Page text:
Gun ban at RNC too logical for Florida Gov. Rick Scott

Published May 4, 2012

The mayor's letter to the governor was all prudence and sensibility, a reasonable request for a temporary ban on guns at a potentially combustible, extremely crowded, very political event.

Emphasis on political.

Tampa Mayor Bob Buckhorn asked for a ban downtown during the Republican National Convention that will bring 50,000 people to town in August. Four days in a small and defined part of the city seemed no more an affront to the Second Amendment than, say, a three-day cooling-off period to buy a gun — a prudent rule that has no doubt saved lives.

The potential for saving lives being the point.

But if you thought when that letter made its way to Tallahassee that logic would win the day with a temporary stay, you may be unfamiliar with our governor, our politics and the amazing-to-behold steroid-strength of our gun lobby.

Not to mention our apparent determination to reign supreme as the hands-down best butt of jokes on late-night TV. You know the ones: Sure, bring your guns to the RNC, but leave those sticks, squirt guns and lengths of rope at home. They could hurt somebody!

In a reply as swift as it was snooty, Gov. Rick Scott said no to penning an executive order that would have allowed the brief ban downtown. Had the mayor even heard of the Second Amendment? the letter all but said. And yes, actually, since Buckhorn is a gun owner who has had a concealed-weapons permit himself.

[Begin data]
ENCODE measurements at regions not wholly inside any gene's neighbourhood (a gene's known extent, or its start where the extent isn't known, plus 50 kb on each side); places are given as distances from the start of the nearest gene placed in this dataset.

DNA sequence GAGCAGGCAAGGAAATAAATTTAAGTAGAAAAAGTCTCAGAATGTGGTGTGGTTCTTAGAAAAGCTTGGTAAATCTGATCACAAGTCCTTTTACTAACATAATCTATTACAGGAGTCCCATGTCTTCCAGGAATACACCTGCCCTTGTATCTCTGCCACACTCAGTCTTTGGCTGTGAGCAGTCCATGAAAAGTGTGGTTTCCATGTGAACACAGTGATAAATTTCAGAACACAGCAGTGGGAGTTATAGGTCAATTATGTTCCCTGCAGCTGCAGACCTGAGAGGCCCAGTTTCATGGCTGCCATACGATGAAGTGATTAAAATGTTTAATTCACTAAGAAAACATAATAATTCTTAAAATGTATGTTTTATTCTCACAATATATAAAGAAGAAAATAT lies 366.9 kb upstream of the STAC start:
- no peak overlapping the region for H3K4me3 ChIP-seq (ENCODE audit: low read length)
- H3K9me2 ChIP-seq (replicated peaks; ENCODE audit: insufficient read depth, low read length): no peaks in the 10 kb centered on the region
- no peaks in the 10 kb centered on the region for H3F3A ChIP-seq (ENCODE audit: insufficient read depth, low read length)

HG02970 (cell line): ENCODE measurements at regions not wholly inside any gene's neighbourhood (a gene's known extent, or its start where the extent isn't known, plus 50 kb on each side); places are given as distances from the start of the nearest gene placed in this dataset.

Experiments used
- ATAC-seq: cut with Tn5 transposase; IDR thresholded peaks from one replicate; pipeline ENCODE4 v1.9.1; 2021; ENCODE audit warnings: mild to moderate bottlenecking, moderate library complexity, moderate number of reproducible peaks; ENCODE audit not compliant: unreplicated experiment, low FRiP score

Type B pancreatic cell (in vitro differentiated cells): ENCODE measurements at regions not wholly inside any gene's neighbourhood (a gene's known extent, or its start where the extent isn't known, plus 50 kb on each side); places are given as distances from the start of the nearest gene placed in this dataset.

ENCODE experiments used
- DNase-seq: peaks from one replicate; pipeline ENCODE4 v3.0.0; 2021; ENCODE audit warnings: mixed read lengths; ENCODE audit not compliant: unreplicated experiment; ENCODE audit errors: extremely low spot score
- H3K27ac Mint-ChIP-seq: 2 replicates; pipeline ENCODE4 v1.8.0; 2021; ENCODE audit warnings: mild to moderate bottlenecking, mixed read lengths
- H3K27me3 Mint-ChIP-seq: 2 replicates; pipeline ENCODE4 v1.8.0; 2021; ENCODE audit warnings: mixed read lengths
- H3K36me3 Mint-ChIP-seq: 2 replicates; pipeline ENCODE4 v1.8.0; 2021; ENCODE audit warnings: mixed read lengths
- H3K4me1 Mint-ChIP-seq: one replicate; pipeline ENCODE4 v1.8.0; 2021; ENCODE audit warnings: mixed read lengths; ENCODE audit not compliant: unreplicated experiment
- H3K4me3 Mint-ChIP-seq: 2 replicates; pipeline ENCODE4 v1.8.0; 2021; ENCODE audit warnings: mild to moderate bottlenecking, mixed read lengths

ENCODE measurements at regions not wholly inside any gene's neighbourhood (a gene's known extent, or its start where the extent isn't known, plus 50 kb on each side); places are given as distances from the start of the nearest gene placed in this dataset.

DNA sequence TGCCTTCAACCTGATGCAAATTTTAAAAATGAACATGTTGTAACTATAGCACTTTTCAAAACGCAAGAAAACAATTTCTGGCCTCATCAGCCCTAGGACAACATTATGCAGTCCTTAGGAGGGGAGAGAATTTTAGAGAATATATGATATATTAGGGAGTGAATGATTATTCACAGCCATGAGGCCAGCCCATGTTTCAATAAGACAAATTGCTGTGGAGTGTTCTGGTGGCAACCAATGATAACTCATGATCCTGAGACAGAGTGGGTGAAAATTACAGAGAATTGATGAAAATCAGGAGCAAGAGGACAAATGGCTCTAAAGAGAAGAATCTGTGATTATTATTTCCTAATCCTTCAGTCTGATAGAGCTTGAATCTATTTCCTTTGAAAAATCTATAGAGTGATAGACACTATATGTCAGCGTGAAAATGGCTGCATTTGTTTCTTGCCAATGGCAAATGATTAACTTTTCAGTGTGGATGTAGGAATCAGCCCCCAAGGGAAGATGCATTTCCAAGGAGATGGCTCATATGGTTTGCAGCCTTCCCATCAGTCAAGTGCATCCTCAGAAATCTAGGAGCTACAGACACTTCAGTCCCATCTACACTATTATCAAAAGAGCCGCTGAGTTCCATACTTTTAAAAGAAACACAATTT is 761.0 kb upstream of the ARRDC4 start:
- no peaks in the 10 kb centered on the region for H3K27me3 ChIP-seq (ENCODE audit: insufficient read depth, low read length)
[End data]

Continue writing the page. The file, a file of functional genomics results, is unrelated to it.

For Scott to have replied otherwise in a state where the National Rifle Association seems to dictate laws at will would have been most politically imprudent. As for Buckhorn, and do not doubt the man's political chops here either, he now has proof on paper of an attempt at a common sense measure, should a serious God-forbid incident occur.

Buckhorn also wisely made a point of saying this was not about law-abiding concealed-weapons permit holders, but about guns falling into the wrong hands in the potential craziness of the convention. (Enter God-forbid moment here.)

My favorite part of the governor's instructional note to the mayor was him pointing out that guns are already forbidden by the Secret Service inside and at the perimeter of the convention itself.

You know, where assorted dignitaries and politicians — like Scott — will spend their time.

But out where protests and contention will occur?

Sorry, the Second Amendment forbids even a brief restriction.

Despite what some people will tell you, the right to keep and bear arms does not translate to guns for anyone, anywhere. Reasonable restrictions exist for responsible, legal gun ownership. Even someone with a concealed-weapons permit can't bring one into a police station, jail, courthouse, polling place or — there's our lawmakers, looking out for No. 1 again —a meeting of the Legislature. The logic is obvious: Even in a society that respects gun ownership, there are some places they do not belong.

If, God forbid, anything terrible happens, Scott can find cover blaming a failure by law enforcement, or faulty planning or who knows what. And the mayor of Tampa will be able to say: I tried, not that given the mind-set in Tallahassee, trying for a restriction on guns, however reasonable, ever had a prayer.